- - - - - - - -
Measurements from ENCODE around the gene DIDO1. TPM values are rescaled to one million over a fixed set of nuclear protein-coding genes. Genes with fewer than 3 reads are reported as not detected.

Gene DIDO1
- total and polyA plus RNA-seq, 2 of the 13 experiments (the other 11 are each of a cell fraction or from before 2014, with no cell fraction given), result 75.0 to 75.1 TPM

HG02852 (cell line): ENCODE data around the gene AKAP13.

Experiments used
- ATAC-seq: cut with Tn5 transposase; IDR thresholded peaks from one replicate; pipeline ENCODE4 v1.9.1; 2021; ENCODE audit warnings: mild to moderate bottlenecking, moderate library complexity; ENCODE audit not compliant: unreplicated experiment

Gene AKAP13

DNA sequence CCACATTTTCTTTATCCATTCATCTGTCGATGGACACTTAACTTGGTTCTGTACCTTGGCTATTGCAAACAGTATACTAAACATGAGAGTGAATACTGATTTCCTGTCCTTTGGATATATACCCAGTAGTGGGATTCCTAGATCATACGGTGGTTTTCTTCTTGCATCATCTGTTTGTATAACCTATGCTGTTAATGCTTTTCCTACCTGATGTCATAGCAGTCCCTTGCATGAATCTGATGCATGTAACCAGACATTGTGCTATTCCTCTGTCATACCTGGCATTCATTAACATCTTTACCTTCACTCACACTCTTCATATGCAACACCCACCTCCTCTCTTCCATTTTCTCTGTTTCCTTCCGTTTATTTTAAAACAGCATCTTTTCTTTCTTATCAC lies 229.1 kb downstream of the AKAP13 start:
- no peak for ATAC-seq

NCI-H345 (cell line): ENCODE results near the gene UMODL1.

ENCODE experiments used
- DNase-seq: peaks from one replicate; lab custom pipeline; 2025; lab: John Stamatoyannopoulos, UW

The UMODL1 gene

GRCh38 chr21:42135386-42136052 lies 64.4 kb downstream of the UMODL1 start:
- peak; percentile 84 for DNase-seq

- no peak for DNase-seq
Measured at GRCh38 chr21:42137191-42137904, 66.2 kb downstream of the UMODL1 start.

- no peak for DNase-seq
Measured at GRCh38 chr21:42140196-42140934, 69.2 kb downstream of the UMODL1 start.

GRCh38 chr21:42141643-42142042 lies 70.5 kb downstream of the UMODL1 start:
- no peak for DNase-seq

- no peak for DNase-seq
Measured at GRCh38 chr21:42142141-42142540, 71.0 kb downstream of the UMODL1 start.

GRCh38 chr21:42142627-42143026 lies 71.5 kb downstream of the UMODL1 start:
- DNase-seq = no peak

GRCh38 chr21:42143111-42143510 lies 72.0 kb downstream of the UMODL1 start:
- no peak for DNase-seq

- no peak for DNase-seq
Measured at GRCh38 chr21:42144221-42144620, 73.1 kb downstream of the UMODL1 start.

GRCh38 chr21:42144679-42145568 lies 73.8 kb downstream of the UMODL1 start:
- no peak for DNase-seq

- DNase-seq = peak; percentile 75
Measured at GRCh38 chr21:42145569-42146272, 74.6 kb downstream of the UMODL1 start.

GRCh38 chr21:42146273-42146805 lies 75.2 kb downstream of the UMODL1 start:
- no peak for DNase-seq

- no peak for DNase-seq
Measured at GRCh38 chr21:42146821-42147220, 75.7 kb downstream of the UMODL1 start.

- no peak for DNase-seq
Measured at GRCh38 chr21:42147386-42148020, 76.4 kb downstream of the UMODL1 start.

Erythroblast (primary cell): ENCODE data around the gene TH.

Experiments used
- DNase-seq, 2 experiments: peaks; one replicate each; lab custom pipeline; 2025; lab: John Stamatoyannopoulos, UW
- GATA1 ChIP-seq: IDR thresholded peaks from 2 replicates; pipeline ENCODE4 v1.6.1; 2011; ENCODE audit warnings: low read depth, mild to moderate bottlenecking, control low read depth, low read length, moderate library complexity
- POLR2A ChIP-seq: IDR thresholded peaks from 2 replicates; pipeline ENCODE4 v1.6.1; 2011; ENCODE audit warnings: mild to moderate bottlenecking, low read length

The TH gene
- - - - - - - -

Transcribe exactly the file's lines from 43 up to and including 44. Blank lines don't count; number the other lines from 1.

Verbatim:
- GATA1 ChIP-seq: IDR thresholded peaks from 2 replicates; pipeline ENCODE4 v1.6.1; 2011; ENCODE audit warnings: low read depth, mild to moderate bottlenecking, control low read depth, low read length, moderate library complexity
- POLR2A ChIP-seq: IDR thresholded peaks from 2 replicates; pipeline ENCODE4 v1.6.1; 2011; ENCODE audit warnings: mild to moderate bottlenecking, low read length